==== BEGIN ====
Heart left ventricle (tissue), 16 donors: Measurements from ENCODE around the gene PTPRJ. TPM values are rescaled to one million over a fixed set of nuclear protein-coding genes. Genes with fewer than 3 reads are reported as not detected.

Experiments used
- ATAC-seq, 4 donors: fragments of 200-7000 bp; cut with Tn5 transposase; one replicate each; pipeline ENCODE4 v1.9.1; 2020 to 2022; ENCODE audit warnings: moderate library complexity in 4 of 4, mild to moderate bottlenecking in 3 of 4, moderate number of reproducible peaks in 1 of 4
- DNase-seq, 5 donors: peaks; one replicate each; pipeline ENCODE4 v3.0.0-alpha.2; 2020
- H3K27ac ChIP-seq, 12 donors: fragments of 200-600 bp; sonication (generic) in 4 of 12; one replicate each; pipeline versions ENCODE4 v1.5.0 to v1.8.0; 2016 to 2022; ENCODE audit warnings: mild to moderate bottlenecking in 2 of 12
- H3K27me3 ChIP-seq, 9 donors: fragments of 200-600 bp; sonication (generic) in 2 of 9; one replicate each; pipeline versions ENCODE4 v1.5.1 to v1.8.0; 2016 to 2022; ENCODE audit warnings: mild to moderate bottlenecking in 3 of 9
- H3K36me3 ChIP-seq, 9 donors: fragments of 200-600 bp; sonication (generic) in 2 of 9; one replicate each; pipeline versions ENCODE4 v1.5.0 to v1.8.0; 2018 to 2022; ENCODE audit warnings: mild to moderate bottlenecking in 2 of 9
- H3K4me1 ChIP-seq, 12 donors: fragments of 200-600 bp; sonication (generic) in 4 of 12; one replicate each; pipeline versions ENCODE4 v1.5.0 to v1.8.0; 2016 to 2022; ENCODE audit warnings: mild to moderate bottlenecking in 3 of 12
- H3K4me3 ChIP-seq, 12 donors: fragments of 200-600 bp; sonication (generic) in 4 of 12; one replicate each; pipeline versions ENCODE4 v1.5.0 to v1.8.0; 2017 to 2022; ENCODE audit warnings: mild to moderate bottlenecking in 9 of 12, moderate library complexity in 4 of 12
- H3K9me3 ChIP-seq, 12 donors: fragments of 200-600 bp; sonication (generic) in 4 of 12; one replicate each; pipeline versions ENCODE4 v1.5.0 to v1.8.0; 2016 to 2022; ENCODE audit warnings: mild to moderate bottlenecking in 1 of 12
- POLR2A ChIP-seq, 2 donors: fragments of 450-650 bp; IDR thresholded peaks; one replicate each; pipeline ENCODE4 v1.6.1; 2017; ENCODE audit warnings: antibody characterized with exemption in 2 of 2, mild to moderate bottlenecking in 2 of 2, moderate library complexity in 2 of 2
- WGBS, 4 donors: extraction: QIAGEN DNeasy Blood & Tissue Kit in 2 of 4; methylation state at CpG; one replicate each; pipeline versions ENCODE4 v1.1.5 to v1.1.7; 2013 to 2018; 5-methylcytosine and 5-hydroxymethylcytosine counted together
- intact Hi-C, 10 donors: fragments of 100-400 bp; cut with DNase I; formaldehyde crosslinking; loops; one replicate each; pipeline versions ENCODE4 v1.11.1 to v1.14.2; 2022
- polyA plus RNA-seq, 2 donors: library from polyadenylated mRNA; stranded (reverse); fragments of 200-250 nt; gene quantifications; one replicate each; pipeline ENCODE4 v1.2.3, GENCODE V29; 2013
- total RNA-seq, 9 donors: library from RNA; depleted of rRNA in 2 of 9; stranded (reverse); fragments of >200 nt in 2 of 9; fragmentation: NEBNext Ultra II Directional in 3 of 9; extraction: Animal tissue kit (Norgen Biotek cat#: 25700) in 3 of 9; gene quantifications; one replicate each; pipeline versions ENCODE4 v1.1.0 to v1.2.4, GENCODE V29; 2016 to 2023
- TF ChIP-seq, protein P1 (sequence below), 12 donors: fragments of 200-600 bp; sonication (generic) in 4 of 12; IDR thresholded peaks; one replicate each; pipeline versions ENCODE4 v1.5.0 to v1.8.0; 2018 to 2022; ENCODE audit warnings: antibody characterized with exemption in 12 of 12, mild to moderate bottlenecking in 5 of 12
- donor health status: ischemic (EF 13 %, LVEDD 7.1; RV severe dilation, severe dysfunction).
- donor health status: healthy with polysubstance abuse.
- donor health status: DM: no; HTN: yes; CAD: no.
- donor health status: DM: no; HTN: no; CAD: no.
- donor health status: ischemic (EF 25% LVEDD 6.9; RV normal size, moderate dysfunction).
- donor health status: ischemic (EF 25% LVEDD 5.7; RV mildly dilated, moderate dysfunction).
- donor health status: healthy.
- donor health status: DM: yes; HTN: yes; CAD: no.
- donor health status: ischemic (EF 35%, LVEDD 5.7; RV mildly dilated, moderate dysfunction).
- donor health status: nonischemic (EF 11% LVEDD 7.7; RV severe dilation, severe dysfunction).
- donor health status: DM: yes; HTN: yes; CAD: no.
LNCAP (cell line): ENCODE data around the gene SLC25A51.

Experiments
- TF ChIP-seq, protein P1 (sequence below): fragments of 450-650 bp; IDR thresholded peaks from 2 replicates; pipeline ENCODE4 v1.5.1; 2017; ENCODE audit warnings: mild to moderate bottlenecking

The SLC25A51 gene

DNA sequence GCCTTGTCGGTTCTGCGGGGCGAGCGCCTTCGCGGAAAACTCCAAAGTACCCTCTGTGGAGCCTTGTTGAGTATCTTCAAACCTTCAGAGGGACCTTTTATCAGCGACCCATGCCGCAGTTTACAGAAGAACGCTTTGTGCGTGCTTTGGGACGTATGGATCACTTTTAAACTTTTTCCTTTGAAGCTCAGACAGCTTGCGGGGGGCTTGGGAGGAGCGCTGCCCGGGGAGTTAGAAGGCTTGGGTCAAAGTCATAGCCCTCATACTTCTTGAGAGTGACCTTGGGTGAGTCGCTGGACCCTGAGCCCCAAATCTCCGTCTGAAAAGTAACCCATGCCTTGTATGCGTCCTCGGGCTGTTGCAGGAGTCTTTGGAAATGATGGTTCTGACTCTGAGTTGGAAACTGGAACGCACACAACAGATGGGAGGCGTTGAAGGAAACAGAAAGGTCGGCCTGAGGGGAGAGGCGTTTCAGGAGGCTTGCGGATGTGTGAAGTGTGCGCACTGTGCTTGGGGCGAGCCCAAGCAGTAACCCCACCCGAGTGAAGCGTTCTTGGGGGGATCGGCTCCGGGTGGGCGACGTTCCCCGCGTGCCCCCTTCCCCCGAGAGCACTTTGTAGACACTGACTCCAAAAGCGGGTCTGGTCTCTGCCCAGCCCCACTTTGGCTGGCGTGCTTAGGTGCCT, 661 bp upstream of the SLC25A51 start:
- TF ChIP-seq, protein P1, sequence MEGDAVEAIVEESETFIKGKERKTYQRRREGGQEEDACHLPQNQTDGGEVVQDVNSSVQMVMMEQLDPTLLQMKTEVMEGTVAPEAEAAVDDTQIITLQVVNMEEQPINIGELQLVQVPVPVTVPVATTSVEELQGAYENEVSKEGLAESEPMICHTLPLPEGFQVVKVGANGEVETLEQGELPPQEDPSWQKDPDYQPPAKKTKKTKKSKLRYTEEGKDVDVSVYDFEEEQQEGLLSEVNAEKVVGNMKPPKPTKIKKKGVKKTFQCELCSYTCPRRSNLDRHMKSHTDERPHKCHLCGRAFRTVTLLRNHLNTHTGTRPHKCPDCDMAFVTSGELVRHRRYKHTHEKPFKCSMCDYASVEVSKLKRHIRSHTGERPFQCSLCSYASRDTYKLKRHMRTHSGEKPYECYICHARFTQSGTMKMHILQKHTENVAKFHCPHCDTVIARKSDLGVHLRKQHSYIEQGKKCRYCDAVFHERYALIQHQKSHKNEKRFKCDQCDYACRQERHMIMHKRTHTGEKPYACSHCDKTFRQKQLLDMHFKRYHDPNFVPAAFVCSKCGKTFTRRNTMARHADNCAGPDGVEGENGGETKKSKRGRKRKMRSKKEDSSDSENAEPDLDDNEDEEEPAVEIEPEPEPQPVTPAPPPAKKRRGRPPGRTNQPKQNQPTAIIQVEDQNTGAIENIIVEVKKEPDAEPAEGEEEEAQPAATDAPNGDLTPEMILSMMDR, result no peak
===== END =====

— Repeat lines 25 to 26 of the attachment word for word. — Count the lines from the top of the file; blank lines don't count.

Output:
- donor health status: ischemic (EF 35%, LVEDD 5.7; RV mildly dilated, moderate dysfunction).
- donor health status: nonischemic (EF 11% LVEDD 7.7; RV severe dilation, severe dysfunction).